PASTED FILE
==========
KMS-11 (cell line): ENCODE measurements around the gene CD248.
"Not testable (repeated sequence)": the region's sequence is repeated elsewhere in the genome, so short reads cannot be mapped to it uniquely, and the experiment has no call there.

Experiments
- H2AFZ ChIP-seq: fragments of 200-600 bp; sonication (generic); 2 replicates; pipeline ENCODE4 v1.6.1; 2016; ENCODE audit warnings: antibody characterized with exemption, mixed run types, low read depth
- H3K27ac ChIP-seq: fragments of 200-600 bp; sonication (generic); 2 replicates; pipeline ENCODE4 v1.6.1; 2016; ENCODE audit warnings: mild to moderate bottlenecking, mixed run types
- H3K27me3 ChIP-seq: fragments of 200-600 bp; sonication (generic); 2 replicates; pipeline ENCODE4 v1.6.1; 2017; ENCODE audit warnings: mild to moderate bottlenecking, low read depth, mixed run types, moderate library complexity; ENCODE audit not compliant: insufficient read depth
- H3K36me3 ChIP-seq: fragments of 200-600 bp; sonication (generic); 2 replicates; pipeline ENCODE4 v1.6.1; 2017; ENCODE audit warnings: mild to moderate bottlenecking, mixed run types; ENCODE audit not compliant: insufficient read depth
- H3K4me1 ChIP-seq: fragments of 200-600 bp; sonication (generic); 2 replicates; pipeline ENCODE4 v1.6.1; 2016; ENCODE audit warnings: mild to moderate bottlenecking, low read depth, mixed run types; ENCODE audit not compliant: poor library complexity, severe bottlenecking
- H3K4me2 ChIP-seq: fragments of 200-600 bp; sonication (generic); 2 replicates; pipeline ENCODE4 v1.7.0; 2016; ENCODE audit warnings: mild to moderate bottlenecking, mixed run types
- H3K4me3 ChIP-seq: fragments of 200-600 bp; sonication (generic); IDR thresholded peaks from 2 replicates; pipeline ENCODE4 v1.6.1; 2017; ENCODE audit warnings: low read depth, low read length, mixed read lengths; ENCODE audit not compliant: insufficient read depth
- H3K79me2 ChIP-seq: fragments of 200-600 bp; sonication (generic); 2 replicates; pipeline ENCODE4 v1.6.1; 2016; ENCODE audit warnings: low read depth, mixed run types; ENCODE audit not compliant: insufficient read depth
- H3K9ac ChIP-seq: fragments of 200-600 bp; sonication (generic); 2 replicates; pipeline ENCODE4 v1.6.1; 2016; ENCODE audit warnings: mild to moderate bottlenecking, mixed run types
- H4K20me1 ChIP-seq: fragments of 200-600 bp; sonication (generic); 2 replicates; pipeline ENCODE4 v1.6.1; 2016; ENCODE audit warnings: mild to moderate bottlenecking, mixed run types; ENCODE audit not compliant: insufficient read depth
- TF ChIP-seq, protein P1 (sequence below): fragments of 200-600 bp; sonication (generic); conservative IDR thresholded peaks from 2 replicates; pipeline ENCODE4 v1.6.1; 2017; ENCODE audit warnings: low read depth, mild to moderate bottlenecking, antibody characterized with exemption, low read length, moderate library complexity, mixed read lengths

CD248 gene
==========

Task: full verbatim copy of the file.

KMS-11 (cell line): ENCODE measurements around the gene CD248.
"Not testable (repeated sequence)": the region's sequence is repeated elsewhere in the genome, so short reads cannot be mapped to it uniquely, and the experiment has no call there.

Experiments
- H2AFZ ChIP-seq: fragments of 200-600 bp; sonication (generic); 2 replicates; pipeline ENCODE4 v1.6.1; 2016; ENCODE audit warnings: antibody characterized with exemption, mixed run types, low read depth
- H3K27ac ChIP-seq: fragments of 200-600 bp; sonication (generic); 2 replicates; pipeline ENCODE4 v1.6.1; 2016; ENCODE audit warnings: mild to moderate bottlenecking, mixed run types
- H3K27me3 ChIP-seq: fragments of 200-600 bp; sonication (generic); 2 replicates; pipeline ENCODE4 v1.6.1; 2017; ENCODE audit warnings: mild to moderate bottlenecking, low read depth, mixed run types, moderate library complexity; ENCODE audit not compliant: insufficient read depth
- H3K36me3 ChIP-seq: fragments of 200-600 bp; sonication (generic); 2 replicates; pipeline ENCODE4 v1.6.1; 2017; ENCODE audit warnings: mild to moderate bottlenecking, mixed run types; ENCODE audit not compliant: insufficient read depth
- H3K4me1 ChIP-seq: fragments of 200-600 bp; sonication (generic); 2 replicates; pipeline ENCODE4 v1.6.1; 2016; ENCODE audit warnings: mild to moderate bottlenecking, low read depth, mixed run types; ENCODE audit not compliant: poor library complexity, severe bottlenecking
- H3K4me2 ChIP-seq: fragments of 200-600 bp; sonication (generic); 2 replicates; pipeline ENCODE4 v1.7.0; 2016; ENCODE audit warnings: mild to moderate bottlenecking, mixed run types
- H3K4me3 ChIP-seq: fragments of 200-600 bp; sonication (generic); IDR thresholded peaks from 2 replicates; pipeline ENCODE4 v1.6.1; 2017; ENCODE audit warnings: low read depth, low read length, mixed read lengths; ENCODE audit not compliant: insufficient read depth
- H3K79me2 ChIP-seq: fragments of 200-600 bp; sonication (generic); 2 replicates; pipeline ENCODE4 v1.6.1; 2016; ENCODE audit warnings: low read depth, mixed run types; ENCODE audit not compliant: insufficient read depth
- H3K9ac ChIP-seq: fragments of 200-600 bp; sonication (generic); 2 replicates; pipeline ENCODE4 v1.6.1; 2016; ENCODE audit warnings: mild to moderate bottlenecking, mixed run types
- H4K20me1 ChIP-seq: fragments of 200-600 bp; sonication (generic); 2 replicates; pipeline ENCODE4 v1.6.1; 2016; ENCODE audit warnings: mild to moderate bottlenecking, mixed run types; ENCODE audit not compliant: insufficient read depth
- TF ChIP-seq, protein P1 (sequence below): fragments of 200-600 bp; sonication (generic); conservative IDR thresholded peaks from 2 replicates; pipeline ENCODE4 v1.6.1; 2017; ENCODE audit warnings: low read depth, mild to moderate bottlenecking, antibody characterized with exemption, low read length, moderate library complexity, mixed read lengths

CD248 gene